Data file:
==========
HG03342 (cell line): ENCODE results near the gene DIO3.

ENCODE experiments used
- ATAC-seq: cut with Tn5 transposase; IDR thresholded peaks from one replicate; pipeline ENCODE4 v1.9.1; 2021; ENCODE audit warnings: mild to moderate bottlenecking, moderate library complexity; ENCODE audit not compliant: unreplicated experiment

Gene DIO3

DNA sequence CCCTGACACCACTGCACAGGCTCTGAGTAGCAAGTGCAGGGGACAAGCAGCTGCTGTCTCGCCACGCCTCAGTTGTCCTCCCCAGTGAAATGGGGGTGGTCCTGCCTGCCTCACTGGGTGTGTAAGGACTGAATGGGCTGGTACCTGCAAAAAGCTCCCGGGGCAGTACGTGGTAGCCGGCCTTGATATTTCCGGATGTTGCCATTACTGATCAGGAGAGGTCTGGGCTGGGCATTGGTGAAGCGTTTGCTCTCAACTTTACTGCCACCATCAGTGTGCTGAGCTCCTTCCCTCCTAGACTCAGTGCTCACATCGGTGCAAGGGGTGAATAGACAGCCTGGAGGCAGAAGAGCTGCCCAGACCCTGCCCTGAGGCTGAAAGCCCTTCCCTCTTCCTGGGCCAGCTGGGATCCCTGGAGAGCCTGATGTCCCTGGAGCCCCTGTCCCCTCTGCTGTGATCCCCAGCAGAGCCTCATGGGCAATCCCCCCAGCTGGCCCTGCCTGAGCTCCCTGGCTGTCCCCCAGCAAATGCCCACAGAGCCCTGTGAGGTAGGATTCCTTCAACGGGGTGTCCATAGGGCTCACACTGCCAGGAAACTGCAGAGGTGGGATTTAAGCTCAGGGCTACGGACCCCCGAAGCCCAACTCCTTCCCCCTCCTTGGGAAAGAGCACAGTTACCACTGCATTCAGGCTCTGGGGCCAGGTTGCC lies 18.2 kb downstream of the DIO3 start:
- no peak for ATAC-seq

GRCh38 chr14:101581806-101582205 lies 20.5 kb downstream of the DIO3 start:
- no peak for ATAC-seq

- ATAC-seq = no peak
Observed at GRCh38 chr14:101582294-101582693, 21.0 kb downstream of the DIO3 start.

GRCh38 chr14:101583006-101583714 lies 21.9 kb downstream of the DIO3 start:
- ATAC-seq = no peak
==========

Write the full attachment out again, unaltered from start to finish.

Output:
HG03342 (cell line): ENCODE results near the gene DIO3.

ENCODE experiments used
- ATAC-seq: cut with Tn5 transposase; IDR thresholded peaks from one replicate; pipeline ENCODE4 v1.9.1; 2021; ENCODE audit warnings: mild to moderate bottlenecking, moderate library complexity; ENCODE audit not compliant: unreplicated experiment

Gene DIO3

DNA sequence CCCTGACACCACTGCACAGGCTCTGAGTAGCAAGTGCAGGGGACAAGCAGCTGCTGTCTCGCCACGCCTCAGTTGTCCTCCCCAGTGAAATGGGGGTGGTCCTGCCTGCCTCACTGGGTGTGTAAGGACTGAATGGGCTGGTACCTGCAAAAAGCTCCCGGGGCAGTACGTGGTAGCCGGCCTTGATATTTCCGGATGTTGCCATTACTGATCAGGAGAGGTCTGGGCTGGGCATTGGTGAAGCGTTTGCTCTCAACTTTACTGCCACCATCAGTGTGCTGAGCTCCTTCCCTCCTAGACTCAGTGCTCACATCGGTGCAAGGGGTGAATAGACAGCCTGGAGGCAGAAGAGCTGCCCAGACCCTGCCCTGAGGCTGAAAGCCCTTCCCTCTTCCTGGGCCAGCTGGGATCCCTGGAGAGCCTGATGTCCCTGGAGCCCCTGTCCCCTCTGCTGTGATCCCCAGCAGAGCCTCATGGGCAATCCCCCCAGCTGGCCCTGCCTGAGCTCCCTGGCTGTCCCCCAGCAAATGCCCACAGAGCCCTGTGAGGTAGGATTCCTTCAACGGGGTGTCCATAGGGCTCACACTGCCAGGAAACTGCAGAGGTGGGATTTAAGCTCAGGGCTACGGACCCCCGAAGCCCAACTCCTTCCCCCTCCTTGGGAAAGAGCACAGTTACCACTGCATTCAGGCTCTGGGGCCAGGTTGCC lies 18.2 kb downstream of the DIO3 start:
- no peak for ATAC-seq

GRCh38 chr14:101581806-101582205 lies 20.5 kb downstream of the DIO3 start:
- no peak for ATAC-seq

- ATAC-seq = no peak
Observed at GRCh38 chr14:101582294-101582693, 21.0 kb downstream of the DIO3 start.

GRCh38 chr14:101583006-101583714 lies 21.9 kb downstream of the DIO3 start:
- ATAC-seq = no peak